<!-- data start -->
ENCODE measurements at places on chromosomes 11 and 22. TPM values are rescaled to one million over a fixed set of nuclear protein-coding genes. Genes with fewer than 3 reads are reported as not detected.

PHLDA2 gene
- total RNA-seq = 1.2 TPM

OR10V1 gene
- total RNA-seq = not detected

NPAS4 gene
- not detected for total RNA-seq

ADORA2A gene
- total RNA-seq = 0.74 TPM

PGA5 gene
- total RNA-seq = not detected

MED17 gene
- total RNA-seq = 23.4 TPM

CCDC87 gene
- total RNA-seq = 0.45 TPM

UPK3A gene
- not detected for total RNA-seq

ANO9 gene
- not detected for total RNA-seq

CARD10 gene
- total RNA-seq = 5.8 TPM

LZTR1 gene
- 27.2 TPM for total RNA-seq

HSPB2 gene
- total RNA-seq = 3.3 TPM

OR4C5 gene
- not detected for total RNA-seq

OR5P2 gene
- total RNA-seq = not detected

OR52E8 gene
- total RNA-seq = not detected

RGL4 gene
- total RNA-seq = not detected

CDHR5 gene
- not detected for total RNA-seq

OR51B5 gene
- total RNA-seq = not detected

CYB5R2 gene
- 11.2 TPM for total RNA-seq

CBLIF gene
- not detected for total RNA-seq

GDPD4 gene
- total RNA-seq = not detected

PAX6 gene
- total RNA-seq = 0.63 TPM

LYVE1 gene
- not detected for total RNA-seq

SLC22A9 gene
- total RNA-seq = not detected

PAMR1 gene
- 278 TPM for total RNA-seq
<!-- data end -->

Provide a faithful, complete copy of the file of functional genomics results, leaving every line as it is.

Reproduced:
ENCODE measurements at places on chromosomes 11 and 22. TPM values are rescaled to one million over a fixed set of nuclear protein-coding genes. Genes with fewer than 3 reads are reported as not detected.

PHLDA2 gene
- total RNA-seq = 1.2 TPM

OR10V1 gene
- total RNA-seq = not detected

NPAS4 gene
- not detected for total RNA-seq

ADORA2A gene
- total RNA-seq = 0.74 TPM

PGA5 gene
- total RNA-seq = not detected

MED17 gene
- total RNA-seq = 23.4 TPM

CCDC87 gene
- total RNA-seq = 0.45 TPM

UPK3A gene
- not detected for total RNA-seq

ANO9 gene
- not detected for total RNA-seq

CARD10 gene
- total RNA-seq = 5.8 TPM

LZTR1 gene
- 27.2 TPM for total RNA-seq

HSPB2 gene
- total RNA-seq = 3.3 TPM

OR4C5 gene
- not detected for total RNA-seq

OR5P2 gene
- total RNA-seq = not detected

OR52E8 gene
- total RNA-seq = not detected

RGL4 gene
- total RNA-seq = not detected

CDHR5 gene
- not detected for total RNA-seq

OR51B5 gene
- total RNA-seq = not detected

CYB5R2 gene
- 11.2 TPM for total RNA-seq

CBLIF gene
- not detected for total RNA-seq

GDPD4 gene
- total RNA-seq = not detected

PAX6 gene
- total RNA-seq = 0.63 TPM

LYVE1 gene
- not detected for total RNA-seq

SLC22A9 gene
- total RNA-seq = not detected

PAMR1 gene
- 278 TPM for total RNA-seq